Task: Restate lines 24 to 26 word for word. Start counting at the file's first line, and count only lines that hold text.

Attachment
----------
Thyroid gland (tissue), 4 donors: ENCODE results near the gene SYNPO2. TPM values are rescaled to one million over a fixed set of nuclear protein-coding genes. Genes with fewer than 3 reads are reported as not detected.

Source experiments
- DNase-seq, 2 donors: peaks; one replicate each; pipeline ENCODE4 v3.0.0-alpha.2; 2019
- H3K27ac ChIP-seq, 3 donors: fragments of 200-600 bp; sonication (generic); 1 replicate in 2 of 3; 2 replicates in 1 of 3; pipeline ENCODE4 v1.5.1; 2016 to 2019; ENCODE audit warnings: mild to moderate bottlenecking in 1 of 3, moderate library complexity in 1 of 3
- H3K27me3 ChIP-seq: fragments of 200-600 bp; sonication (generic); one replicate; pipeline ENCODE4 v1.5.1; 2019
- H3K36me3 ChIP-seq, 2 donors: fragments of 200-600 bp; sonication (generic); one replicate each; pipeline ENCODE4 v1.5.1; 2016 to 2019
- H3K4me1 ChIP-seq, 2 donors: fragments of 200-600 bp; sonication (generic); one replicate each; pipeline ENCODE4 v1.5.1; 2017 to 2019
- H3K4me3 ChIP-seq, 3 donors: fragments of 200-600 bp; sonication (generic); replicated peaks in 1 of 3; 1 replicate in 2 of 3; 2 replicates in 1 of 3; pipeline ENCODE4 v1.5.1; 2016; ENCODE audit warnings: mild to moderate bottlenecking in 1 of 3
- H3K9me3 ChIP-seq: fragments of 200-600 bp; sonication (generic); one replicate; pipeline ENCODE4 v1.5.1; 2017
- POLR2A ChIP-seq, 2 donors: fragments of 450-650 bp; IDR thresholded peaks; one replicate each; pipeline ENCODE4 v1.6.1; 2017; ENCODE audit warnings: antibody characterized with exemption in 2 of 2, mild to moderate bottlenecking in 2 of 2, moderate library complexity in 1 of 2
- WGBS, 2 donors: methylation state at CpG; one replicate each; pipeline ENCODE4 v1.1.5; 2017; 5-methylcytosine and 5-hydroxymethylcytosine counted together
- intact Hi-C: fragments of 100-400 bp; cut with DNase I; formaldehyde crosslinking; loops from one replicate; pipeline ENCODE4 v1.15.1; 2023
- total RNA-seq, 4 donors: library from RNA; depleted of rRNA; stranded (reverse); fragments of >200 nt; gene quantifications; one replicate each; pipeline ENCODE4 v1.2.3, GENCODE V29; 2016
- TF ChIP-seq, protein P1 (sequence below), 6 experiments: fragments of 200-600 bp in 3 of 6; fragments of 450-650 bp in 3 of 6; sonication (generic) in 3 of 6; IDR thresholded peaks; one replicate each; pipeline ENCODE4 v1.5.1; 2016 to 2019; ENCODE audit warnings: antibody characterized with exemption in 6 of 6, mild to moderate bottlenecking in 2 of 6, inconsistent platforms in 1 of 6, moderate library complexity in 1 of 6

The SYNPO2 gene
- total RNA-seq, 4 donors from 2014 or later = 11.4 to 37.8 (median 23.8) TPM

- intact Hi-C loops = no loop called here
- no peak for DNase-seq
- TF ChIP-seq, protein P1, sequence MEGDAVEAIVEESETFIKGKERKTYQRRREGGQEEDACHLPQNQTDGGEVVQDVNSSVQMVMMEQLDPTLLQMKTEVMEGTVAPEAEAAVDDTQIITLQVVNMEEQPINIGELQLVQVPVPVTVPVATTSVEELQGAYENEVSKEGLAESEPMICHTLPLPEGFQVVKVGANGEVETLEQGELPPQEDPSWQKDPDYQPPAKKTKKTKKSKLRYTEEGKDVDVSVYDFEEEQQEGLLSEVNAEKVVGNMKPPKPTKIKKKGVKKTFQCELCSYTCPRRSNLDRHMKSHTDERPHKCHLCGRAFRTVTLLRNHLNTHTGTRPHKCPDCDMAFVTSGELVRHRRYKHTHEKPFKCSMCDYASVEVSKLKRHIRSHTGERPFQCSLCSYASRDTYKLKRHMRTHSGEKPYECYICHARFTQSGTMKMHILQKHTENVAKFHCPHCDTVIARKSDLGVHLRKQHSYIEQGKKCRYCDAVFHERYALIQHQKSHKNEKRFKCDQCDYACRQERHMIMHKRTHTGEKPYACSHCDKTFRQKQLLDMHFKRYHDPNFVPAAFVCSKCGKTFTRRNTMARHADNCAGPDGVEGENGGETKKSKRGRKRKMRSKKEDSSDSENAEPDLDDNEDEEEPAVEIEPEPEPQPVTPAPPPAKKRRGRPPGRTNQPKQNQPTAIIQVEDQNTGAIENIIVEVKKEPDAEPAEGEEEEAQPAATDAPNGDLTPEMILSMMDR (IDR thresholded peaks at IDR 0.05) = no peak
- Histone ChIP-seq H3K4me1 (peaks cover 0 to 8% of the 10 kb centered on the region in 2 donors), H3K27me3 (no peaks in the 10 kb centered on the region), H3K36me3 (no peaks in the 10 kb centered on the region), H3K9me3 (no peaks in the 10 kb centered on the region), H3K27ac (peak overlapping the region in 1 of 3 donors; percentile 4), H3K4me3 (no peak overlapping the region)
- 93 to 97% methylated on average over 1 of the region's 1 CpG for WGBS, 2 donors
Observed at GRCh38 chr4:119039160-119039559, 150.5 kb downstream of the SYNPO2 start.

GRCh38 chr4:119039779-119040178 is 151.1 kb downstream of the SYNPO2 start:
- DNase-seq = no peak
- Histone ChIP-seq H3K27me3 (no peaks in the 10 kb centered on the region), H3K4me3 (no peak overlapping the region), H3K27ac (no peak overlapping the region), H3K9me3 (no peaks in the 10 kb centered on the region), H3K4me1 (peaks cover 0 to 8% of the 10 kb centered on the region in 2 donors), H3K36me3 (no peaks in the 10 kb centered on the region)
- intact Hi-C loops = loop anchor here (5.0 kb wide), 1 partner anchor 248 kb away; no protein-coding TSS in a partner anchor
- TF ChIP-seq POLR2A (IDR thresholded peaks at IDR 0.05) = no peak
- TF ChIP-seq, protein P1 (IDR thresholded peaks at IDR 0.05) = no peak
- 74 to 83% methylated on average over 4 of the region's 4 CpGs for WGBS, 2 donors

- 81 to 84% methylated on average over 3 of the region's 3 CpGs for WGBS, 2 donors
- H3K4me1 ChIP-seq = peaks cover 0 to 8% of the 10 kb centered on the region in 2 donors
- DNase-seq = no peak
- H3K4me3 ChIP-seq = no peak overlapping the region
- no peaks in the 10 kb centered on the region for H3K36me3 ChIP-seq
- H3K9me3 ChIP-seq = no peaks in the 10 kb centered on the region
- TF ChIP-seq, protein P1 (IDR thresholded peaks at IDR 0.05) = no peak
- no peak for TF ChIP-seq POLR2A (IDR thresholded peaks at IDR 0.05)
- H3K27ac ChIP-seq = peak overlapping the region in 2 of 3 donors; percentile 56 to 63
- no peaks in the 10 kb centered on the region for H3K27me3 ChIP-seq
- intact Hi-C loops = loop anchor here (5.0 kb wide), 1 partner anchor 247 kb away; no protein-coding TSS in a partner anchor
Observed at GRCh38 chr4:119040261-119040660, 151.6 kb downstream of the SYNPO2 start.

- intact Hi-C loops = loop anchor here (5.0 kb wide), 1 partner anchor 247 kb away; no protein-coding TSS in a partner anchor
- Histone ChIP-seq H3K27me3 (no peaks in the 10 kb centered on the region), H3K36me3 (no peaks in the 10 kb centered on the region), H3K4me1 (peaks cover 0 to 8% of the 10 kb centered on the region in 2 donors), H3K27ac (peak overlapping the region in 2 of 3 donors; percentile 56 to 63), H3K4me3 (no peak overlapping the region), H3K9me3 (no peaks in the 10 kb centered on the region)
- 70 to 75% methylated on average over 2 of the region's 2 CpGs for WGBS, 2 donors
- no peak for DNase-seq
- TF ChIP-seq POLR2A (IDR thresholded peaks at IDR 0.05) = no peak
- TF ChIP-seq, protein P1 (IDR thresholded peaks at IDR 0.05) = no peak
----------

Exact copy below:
- DNase-seq = no peak
- Histone ChIP-seq H3K27me3 (no peaks in the 10 kb centered on the region), H3K4me3 (no peak overlapping the region), H3K27ac (no peak overlapping the region), H3K9me3 (no peaks in the 10 kb centered on the region), H3K4me1 (peaks cover 0 to 8% of the 10 kb centered on the region in 2 donors), H3K36me3 (no peaks in the 10 kb centered on the region)
- intact Hi-C loops = loop anchor here (5.0 kb wide), 1 partner anchor 248 kb away; no protein-coding TSS in a partner anchor